I want to work with people who are pleased to discover mistakes, errors, and opportunities for improvement.  I will not work with people who hide mistakes, who ignore errors, and who pretend that everything is wonderful.  I want to work with people who face the truth.

One of my very
favorite entrepreneurs is the shining example of taking himself to task over errors and missteps, and of a constant vigilant search for how things are going wrong in his businesses.  Recently he launched a unit which developed a casual browser-based online game, monetized through micro-transactions for virtual in-game goods.  One of the beautiful things about this kind of business is the depth and immediacy of information available about performance and results. So, when something is changed, you find out immediately how the change affects results.  This company has been through so many iterations of its model that I have lost track.  I love the willingness to experiment, and the perpetual dissatisfaction with how things are going, and the relentless quest for improvement.  This guy is going to make me a lot of money, or die trying.

So, focus on the personal traits and characteristics of your team.  Things will definitely go wrong.  You want to have some idea of how your team will react when that inevitably happens.

(1)      Helmuth Von Moltke the Elder, 1871

  • John Burgos

    “Just assume everyone is trying to kill you”. So true, it is so true to assume.


  • Michael Flynn

    Execution. I would like to meet Mr Steakley. Great post Dave.

  • BTW, how do I get to meet David Steakley? Sounds like my kind of person.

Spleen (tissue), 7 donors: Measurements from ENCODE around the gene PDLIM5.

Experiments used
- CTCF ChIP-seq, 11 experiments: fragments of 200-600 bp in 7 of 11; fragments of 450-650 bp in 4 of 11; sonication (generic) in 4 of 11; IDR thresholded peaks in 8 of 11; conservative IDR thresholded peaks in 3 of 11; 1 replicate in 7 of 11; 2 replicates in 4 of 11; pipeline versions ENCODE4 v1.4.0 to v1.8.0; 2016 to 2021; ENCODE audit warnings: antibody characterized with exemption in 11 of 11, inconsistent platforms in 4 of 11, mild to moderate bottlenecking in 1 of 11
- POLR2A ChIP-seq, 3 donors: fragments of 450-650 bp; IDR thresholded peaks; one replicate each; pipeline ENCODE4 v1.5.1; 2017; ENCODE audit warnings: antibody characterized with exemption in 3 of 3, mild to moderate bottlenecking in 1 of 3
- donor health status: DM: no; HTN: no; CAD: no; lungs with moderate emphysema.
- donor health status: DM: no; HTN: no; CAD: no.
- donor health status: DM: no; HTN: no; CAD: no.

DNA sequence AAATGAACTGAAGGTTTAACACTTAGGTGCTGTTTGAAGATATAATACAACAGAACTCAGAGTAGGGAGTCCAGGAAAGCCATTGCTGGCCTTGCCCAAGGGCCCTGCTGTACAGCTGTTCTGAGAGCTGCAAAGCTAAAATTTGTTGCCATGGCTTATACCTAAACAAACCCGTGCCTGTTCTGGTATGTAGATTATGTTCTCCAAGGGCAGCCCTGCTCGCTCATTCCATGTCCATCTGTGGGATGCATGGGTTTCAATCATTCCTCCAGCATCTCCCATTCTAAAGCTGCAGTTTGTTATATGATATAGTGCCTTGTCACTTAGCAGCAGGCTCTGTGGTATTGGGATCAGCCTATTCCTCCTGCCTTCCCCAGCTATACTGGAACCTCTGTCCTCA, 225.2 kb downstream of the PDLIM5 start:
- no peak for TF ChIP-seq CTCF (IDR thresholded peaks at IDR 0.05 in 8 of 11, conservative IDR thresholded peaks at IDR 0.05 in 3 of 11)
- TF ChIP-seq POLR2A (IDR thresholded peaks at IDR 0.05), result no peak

Seriously, good article!

  • I have written too many business plans. I have tired of creating them, even of creating the executive summaries. I dislike GUST because it’s just a bunch of stuff repeated again and again.

    Look, my business has survived the great recession. It has survived a nosedive in revenues a year ago and now will have more revenues than ever before. With enough effort, we can reach 7-figure revenues next year.

    Every single business plan I’ve written turned to dust within a year. That is, all of the projections and marketing plans and staffing plans became nonsense very fast. No one has a crystal ball that works.

    We know that we have a service that sells. We know that we’ve done a poor job of selling it. We know that strategic relationships of all sorts now make our future rosy. We know that the technological landscape is changing fast. We know that we can only deal with a limited amount of that change and must choose wisely and/or adapt quickly — preferably both.

    The most interesting phenomenon, which I predicted intellectually and now experience emotionally, is that the more successful you become, the more you become concerned about making the right decisions. Success also means more work, lots of it, and more time thinking about strategies and tactics. Too many would-be entrepreneurs just do not understand this. They think that the hard work is getting to success, and that it all becomes easy afterward.

    I agree completely that you must seek employees and partners with character. Character to me means honesty and a strong work ethic. It also means being able to absorb the shocks of starting a business, not complaining or finding excuses, rather looking forward and accepting challenges as a part of the good life. You cannot change the past; you can only learn from it.

    My third job was with DEC. My boss was considered by many to be a hard-ass. I screwed up early on — don’t recall the details. He called me on the carpet. I merely apologized and said that I learned never to do that again. Conversation over. We worked well together ever since then. The thing is that I truly meant it. I love learning and applying what I learn. I hope that, as a boss, I can emulate that boss.

    How do you convince people to take these lessons to heart, to be real?